On its current trajectory, ocean trade is projected to grow by as much as 130% by 2050 over today’s trade volume: if ships remain on fossil fuels, they will represent 17% of global carbon dioxide emissions by mid-century.
The global shipping industry accounts for 3% of global climate emissions, more than global air travel. If shipping were a country, it would be the world’s sixth largest climate polluter. But since maritime shipping negotiated itself out of the U.N. Paris Agreement, the effort to reduce emissions in the industry has been slower than in other sectors.
The science also shows that solutions are within grasp. According to a 2020 International Council on Clean Transportation study, transpacific voyages could be powered by green, carbon and methane-free, electrolyzed hydrogen instead of fossil fuels, with only minor changes to ships’ fuel capacity or operations. Specifically, 57% of journeys could be made by replacing just 5% of ships’ cargo space with more hydrogen fuel or by adding one additional stop to refuel hydrogen en route, while 43% of all voyages could be made without additional fuel capacity or stops.
IKEA and Amazon have signaled initial commitments to reduce their shipping emissions significantly by 2030. IKEA has committed to become “climate positive” by 2030, reducing more greenhouse gas emissions than the value chain emits, including in ocean shipping.
Major shipping companies are making commitments, too. Danish shipping giant Maersk announced this year that it will install offshore electric-powered charging stations at up to 100 ports globally to reduce emissions from the approximately 3,500 fossil-fueled ships in its fleet. This will reduce carbon emissions by 5 million tons a year overall.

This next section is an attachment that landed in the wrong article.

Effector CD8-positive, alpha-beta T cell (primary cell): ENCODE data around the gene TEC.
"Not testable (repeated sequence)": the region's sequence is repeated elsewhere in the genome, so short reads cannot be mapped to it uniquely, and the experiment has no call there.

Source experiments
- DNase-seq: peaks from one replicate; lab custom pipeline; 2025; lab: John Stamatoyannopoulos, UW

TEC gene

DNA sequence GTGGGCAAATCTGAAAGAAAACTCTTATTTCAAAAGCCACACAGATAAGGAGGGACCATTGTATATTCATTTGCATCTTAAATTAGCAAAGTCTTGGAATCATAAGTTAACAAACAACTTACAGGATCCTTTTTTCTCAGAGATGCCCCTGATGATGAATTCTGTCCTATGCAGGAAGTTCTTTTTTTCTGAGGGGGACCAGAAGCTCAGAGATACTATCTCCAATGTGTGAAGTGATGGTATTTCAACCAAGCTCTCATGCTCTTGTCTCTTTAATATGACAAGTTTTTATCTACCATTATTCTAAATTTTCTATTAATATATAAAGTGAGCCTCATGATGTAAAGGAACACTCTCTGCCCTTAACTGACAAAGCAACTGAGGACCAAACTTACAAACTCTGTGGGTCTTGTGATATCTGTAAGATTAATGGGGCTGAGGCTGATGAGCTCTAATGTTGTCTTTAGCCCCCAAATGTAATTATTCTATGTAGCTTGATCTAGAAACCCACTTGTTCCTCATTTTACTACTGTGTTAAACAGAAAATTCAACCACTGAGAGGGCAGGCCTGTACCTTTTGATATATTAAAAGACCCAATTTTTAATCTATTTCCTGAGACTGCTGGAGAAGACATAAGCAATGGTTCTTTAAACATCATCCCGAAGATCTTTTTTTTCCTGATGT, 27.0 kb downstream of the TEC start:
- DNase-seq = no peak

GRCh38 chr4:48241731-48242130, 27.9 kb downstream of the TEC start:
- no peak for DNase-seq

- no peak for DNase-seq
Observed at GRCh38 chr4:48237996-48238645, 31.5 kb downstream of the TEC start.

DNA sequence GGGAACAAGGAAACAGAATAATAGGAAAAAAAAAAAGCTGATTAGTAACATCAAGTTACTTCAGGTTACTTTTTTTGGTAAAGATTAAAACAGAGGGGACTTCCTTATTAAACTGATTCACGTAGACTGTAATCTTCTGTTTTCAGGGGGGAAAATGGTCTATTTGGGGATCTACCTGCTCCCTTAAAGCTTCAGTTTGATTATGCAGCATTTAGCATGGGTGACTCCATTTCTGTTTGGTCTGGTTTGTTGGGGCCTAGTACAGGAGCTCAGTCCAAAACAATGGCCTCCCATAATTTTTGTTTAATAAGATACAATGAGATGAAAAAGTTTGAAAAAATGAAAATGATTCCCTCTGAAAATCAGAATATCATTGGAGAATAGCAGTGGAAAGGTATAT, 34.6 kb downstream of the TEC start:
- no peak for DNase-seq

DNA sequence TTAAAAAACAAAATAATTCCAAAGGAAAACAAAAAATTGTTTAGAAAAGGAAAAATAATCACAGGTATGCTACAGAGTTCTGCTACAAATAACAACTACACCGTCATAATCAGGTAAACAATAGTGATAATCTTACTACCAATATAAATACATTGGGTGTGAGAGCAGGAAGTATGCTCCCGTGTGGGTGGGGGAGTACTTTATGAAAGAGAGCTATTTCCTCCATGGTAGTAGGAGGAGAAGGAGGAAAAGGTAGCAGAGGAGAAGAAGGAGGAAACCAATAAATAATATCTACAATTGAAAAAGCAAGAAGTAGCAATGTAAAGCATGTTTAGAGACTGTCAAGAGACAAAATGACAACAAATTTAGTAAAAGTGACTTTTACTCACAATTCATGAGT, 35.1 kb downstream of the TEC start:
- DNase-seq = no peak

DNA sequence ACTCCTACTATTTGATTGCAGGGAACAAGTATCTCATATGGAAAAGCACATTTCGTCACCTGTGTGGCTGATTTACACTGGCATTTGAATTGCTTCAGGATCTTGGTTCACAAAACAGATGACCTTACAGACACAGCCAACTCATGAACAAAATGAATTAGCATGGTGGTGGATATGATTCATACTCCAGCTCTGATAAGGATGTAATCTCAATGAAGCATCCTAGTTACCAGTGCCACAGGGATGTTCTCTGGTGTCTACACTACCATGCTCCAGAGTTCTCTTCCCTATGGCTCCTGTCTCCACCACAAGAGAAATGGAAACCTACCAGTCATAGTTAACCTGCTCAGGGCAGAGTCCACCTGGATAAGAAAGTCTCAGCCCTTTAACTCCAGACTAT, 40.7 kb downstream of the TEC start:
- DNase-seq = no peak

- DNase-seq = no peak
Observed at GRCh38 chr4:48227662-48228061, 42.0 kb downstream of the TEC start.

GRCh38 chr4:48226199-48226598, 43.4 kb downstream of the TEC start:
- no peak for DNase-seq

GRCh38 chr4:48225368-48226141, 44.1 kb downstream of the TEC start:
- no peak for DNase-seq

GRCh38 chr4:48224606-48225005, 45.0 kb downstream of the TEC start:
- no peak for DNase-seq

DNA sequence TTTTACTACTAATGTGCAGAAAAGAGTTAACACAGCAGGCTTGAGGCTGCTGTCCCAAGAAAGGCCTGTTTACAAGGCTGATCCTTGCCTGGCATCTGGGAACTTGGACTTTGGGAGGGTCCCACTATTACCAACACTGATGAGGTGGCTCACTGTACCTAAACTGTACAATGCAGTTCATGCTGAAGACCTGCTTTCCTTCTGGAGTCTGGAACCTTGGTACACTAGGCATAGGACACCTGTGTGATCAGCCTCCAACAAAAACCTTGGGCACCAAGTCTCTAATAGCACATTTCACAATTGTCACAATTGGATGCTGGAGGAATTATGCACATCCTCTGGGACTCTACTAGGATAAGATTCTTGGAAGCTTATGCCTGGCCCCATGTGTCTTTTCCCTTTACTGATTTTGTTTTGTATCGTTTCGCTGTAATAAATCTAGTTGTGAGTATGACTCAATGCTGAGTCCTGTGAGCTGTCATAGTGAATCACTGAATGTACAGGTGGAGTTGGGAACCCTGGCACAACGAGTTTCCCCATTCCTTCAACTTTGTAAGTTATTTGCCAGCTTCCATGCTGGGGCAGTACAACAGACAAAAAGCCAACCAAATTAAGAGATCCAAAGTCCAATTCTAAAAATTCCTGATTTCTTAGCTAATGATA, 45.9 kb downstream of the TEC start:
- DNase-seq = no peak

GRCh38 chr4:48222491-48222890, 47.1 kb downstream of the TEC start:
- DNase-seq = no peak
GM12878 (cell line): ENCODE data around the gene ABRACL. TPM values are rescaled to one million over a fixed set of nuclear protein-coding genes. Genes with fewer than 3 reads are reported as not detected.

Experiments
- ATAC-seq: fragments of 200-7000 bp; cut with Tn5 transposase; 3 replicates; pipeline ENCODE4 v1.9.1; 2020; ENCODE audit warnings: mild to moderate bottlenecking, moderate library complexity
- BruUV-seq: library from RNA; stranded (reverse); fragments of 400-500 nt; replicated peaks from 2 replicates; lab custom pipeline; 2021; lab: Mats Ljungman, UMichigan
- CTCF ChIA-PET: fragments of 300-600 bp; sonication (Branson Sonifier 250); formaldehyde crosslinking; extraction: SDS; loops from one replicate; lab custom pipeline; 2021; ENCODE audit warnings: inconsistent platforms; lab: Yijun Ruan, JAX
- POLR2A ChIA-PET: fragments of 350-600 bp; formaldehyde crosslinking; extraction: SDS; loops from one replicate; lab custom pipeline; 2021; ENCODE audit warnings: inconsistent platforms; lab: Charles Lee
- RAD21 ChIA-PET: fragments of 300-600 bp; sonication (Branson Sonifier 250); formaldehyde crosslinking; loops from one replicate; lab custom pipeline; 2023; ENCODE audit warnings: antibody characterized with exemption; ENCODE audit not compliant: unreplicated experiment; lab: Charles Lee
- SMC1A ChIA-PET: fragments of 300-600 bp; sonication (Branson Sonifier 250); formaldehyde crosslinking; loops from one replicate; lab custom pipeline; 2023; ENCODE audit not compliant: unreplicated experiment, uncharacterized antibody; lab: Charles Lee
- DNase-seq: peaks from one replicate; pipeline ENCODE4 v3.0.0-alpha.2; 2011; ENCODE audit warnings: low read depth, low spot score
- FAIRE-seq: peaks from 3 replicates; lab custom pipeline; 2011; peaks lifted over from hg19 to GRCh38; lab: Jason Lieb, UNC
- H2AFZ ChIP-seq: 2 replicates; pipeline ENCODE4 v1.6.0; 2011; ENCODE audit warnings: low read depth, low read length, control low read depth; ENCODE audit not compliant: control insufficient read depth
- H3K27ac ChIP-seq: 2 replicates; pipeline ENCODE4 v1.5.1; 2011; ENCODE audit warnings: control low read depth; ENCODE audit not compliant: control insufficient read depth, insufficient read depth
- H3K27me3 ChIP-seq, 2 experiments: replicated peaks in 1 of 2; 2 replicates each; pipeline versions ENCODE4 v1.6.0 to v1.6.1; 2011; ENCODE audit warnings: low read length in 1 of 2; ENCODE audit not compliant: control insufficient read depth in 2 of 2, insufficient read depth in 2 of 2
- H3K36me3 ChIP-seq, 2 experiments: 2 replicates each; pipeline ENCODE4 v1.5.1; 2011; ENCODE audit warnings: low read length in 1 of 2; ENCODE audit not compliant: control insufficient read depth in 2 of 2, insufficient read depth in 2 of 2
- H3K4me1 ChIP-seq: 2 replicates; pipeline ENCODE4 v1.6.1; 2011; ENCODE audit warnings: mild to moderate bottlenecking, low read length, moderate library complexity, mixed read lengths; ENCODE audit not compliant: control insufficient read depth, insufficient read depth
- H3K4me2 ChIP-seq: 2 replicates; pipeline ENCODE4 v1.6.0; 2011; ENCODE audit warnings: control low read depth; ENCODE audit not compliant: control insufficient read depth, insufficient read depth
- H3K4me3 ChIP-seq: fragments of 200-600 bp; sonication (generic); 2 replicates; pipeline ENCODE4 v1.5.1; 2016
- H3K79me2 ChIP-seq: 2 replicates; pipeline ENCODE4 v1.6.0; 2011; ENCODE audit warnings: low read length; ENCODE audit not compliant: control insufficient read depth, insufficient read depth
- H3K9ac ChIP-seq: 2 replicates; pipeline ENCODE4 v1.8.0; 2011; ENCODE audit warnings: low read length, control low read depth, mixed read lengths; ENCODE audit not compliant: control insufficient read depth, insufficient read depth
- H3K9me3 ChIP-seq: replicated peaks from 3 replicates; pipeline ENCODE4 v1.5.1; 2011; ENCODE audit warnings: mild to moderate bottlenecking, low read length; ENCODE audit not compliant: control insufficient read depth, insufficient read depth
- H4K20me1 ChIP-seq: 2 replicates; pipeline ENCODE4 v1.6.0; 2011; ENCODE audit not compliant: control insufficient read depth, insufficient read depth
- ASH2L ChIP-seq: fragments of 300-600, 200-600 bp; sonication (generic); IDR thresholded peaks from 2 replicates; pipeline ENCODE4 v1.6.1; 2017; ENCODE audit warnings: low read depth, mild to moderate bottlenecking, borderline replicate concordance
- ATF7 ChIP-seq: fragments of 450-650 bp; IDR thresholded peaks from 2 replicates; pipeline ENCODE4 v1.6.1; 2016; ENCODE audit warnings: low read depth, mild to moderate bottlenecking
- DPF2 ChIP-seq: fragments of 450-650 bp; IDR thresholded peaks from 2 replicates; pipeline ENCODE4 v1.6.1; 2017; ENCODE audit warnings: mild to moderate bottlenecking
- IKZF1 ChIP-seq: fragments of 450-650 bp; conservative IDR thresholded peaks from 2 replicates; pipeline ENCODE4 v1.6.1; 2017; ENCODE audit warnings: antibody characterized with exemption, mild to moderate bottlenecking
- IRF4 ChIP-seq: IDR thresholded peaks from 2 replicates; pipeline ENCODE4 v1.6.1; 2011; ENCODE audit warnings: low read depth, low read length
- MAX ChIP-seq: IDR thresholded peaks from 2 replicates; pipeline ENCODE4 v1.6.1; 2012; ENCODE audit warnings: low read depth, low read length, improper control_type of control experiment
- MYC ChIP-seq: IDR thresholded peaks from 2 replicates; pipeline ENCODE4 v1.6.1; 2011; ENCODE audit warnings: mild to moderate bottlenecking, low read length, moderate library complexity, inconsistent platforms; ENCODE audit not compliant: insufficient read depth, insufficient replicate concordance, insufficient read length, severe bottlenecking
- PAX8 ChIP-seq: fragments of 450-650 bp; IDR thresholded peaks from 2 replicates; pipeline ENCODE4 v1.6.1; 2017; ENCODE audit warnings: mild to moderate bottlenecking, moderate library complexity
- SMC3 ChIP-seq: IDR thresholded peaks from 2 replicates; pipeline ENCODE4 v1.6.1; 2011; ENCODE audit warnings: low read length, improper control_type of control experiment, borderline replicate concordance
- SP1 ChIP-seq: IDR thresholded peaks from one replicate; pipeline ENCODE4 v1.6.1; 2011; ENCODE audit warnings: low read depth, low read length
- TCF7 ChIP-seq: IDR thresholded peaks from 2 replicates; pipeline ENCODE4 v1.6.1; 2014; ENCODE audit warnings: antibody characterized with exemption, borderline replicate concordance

At COP26, Amazon joined the First Movers Coalition to help commercialize emerging technologies to decarbonize heavy industries including ocean shipping, and committed to moving 10% of its freight on zero-emissions ships by 2030. Also at COP26, governments and CEOs launched the Clydebank Declaration to establish green shipping corridors among some of the busiest maritime shipping routes. And in October, Amazon and IKEA helped launch coZEV, a retailer-led initiative to move 100% of products off of fossil-fueled maritime cargo ships by 2040.
Last month, the Ports of Shanghai and Los Angeles announced that they will work with industry to reduce greenhouse gas emissions from the movement of cargo throughout the 2020s, including a goal to “begin” transitioning to zero-carbon fueled ships by 2030 to cut emissions from one of the world’s busiest cargo routes.
Last November, the Los Angeles City Council unanimously voted to adopt Councilmember Nithya Raman’s resolution calling on top ocean cargo importers to the United States, including Walmart, to commit to making all port calls to the San Pedro Port Complex and the Port of Los Angeles 100% zero-emissions ocean shipping by 2030.